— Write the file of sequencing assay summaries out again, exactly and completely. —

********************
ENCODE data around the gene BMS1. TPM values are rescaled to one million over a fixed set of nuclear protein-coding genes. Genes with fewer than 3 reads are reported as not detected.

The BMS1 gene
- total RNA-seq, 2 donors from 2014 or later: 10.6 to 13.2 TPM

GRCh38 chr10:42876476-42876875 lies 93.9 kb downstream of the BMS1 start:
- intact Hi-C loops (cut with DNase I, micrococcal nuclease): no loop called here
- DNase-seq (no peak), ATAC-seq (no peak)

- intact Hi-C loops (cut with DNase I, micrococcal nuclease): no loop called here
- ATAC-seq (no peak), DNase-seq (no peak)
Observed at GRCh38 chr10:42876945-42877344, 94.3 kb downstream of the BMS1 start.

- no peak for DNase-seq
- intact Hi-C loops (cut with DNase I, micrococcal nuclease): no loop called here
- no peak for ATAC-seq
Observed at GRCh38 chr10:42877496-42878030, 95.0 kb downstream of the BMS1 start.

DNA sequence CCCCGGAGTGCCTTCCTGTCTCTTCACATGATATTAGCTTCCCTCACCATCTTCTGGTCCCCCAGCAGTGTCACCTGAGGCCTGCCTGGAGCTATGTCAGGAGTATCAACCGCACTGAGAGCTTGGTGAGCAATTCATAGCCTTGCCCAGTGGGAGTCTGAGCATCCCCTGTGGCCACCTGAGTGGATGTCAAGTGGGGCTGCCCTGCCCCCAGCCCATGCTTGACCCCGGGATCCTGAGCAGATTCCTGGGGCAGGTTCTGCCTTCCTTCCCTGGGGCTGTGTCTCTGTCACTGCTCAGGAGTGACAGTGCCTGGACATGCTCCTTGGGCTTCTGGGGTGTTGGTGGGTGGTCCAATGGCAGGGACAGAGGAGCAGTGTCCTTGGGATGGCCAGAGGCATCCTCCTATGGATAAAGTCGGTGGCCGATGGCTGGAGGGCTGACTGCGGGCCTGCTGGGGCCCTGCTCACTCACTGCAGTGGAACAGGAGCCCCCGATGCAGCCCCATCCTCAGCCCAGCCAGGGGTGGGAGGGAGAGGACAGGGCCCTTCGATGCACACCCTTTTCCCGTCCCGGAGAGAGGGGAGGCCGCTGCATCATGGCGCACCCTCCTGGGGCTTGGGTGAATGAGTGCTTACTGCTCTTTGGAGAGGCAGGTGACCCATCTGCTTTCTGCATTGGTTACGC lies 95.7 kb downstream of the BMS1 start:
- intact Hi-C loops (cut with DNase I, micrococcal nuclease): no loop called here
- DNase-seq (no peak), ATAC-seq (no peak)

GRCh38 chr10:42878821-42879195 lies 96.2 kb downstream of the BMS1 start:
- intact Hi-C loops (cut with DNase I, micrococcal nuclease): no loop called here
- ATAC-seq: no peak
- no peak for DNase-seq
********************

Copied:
ENCODE data around the gene BMS1. TPM values are rescaled to one million over a fixed set of nuclear protein-coding genes. Genes with fewer than 3 reads are reported as not detected.

The BMS1 gene
- total RNA-seq, 2 donors from 2014 or later: 10.6 to 13.2 TPM

GRCh38 chr10:42876476-42876875 lies 93.9 kb downstream of the BMS1 start:
- intact Hi-C loops (cut with DNase I, micrococcal nuclease): no loop called here
- DNase-seq (no peak), ATAC-seq (no peak)

- intact Hi-C loops (cut with DNase I, micrococcal nuclease): no loop called here
- ATAC-seq (no peak), DNase-seq (no peak)
Observed at GRCh38 chr10:42876945-42877344, 94.3 kb downstream of the BMS1 start.

- no peak for DNase-seq
- intact Hi-C loops (cut with DNase I, micrococcal nuclease): no loop called here
- no peak for ATAC-seq
Observed at GRCh38 chr10:42877496-42878030, 95.0 kb downstream of the BMS1 start.

DNA sequence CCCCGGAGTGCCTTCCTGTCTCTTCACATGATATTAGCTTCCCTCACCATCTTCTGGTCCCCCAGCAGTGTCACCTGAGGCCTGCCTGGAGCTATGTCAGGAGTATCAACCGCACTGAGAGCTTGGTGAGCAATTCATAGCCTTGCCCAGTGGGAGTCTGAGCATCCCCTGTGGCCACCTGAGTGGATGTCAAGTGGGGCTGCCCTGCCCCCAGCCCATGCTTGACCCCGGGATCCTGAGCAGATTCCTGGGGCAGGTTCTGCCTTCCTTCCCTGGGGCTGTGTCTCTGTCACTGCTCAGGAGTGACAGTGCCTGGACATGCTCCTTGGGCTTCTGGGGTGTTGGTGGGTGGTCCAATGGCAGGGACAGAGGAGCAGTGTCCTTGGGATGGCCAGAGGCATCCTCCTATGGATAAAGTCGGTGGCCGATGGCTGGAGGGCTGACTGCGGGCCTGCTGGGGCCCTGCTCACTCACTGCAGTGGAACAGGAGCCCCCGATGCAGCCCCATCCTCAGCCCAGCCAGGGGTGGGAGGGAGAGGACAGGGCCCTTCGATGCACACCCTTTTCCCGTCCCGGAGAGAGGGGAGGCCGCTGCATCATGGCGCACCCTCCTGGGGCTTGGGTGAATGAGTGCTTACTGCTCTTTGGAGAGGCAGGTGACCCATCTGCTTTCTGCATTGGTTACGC lies 95.7 kb downstream of the BMS1 start:
- intact Hi-C loops (cut with DNase I, micrococcal nuclease): no loop called here
- DNase-seq (no peak), ATAC-seq (no peak)

GRCh38 chr10:42878821-42879195 lies 96.2 kb downstream of the BMS1 start:
- intact Hi-C loops (cut with DNase I, micrococcal nuclease): no loop called here
- ATAC-seq: no peak
- no peak for DNase-seq